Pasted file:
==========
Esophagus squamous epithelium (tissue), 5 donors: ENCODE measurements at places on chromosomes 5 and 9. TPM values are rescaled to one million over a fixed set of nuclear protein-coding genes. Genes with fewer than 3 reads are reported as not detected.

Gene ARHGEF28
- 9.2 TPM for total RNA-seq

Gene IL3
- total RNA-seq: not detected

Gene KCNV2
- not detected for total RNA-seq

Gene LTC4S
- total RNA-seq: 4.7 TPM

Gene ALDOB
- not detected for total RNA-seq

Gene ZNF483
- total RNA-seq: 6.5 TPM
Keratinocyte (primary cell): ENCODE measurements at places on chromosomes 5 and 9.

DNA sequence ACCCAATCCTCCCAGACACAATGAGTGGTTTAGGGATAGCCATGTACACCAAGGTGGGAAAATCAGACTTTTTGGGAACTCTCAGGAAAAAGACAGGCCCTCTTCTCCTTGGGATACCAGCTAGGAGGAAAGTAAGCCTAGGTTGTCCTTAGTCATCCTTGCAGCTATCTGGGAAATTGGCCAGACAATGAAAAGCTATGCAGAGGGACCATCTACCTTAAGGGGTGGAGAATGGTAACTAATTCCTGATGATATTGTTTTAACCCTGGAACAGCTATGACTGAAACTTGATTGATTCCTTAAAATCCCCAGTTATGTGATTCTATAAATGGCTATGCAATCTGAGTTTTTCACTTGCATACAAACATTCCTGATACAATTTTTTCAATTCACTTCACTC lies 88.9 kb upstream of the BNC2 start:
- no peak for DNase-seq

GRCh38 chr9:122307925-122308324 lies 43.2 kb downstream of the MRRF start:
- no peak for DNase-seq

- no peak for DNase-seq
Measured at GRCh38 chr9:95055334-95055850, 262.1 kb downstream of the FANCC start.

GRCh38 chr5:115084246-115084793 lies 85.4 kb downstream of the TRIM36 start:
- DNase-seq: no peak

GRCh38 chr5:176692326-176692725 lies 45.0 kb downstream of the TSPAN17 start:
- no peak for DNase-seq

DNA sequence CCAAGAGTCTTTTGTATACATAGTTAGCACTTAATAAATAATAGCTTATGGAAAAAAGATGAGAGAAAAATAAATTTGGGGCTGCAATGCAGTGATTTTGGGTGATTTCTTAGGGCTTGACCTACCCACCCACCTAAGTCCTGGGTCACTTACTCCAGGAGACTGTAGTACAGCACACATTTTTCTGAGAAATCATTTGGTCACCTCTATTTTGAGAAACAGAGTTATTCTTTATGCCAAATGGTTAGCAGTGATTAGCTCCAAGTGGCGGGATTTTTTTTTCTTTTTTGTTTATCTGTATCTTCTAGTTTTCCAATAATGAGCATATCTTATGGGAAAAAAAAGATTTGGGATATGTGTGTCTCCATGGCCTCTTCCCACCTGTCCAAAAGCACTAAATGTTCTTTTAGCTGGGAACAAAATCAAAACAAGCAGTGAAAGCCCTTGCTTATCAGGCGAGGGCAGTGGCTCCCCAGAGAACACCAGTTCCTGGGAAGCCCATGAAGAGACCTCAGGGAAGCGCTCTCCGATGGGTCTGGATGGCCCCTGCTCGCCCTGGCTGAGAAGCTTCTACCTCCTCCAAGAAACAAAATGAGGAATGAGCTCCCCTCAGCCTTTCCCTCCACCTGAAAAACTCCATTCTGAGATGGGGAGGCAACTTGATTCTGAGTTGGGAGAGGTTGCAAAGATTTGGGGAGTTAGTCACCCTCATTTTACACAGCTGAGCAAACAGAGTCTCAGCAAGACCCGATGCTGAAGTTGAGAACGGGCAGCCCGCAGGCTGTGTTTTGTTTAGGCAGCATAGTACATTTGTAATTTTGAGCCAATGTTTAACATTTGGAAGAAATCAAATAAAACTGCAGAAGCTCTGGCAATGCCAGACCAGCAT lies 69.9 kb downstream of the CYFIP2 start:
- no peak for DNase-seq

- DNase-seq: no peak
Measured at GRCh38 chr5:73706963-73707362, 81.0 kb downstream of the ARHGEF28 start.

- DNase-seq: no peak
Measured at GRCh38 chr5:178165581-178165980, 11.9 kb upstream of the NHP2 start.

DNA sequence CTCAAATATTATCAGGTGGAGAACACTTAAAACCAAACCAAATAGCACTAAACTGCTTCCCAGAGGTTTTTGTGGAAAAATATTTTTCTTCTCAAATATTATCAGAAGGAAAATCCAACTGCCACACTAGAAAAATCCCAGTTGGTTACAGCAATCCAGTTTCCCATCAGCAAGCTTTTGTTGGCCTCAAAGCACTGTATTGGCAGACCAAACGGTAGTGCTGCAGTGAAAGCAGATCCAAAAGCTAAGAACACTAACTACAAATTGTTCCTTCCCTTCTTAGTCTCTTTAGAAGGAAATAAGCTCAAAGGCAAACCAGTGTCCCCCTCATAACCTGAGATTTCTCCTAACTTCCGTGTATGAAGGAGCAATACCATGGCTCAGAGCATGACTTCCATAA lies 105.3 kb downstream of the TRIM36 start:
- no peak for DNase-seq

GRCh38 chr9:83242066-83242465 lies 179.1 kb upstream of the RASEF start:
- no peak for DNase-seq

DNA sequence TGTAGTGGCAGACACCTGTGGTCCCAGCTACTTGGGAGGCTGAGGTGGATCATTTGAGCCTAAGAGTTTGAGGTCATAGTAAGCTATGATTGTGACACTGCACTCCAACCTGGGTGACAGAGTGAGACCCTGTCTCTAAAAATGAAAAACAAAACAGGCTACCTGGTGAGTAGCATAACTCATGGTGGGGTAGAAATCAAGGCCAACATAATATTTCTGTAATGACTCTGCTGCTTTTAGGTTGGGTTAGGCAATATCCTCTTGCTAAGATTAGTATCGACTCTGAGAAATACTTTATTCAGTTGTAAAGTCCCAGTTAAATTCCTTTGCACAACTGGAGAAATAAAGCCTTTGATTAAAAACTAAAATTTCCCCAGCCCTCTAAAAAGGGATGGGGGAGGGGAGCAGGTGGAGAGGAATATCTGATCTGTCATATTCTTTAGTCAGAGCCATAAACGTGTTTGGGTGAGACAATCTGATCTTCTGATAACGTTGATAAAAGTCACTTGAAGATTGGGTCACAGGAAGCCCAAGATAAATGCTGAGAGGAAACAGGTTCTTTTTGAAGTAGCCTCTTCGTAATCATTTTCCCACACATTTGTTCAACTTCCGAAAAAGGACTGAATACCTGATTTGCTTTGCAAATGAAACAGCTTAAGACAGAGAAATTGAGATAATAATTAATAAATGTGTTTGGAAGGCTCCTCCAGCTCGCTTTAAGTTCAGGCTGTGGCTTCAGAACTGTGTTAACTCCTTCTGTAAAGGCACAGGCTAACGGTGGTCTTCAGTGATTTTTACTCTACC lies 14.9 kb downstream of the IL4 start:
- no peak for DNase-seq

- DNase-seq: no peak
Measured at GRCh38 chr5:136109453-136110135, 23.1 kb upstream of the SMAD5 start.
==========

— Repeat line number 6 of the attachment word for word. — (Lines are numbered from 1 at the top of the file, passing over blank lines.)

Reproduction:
Gene KCNV2